The fact that Paul Krugman received the Nobel Prize in economics makes sense given that both Al Gore and Obama received the Nobel Peace Prize. But that is the only way that it makes sense.
In his December 29th column in the New York Times, Keynes Was Right, he continues to make the case that the only reason we haven’t come roaring out of the Great Recession is because we spent too little.
Krugman cites the downturn of 1937 when FDR’s government programs were curtailed and unemployment rose. He says that unlike in that fateful year we should instead redouble our efforts and spend more to prime the economic pump. Austerity is insanity he says. We must spend more as Keynes would have advised, deficits (and inflation) be damned.
Build pyramids as Keynes said we should. So what if the they do not contribute, and probably detract, from the quality of the economy. It is the quantity of economic activity that we are interested in not quality. Get people employed doing whatever. This is the road to prosperity!
Interestingly the Chinese employed this philosophy over the past 3 years by building the modern equivalent of pyramids all over their country. Through various means money was poured into the hinterlands from central managing authorities to regional managing authorities, to local managing authorities. The result has been the creation of a vast archipelago of empty cities.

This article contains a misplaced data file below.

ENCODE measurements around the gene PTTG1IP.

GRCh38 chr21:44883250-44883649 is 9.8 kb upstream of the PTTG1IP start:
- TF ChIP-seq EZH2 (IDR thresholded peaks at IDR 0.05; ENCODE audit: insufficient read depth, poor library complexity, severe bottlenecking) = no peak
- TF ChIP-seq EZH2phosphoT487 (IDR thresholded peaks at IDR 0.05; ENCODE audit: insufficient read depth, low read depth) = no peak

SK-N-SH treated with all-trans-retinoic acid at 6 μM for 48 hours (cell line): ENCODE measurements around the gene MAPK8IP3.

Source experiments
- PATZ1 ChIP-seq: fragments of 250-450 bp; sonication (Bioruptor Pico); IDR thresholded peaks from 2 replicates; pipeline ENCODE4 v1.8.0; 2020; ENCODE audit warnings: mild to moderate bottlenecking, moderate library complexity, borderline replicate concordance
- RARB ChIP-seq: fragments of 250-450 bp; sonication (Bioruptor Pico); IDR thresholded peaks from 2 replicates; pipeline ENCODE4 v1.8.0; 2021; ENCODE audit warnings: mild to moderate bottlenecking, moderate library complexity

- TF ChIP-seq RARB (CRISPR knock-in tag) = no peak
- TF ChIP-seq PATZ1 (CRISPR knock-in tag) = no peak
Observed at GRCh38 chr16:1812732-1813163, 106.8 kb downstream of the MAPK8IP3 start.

I’m not kidding. There are cities with no one in them, completely constructed and rotting away empty. As I have said before, it takes some serious economic incompetence to create cities where no one lives, in a country of 1.3 billion people.
But this is Krugman’s prescription for economic success. In relative terms the size of the Chinese stimulus in 2008 was twice as large as the American one and happened over half the time. That should have done the trick right Mr. Krugman? Or perhaps the Chinese did not spend enough?
Krugman doesn’t seem to understand one of the fundamental lessons every good stock broker learns in his or her first year on the job. Trees do not grow to the sky. Everything reverts to the mean, including economies.
The further an economy is pushed beyond it’s natural trajectory (via stimulus etc) which in a healthy economy is determined by the creativity, ingenuity, and shrewdness of its individual participants, the worse the pain when the economy reverts back to it’s natural state.
Stimulus is like steroids for the economy. One can inject only so much until the patient either falls over from the unnatural weight and physical stress to the system or goes insane.
When are we supposed to go back to some semblance of an economy based on reality Mr. Krugman? It appears that his response is – never.
I fear an entire globe going into a fit of economic “roid rage” at the same time. Yet this will be the end result if we continue to follow the Krugman/Keynesian line of economic reasoning. We must stop now.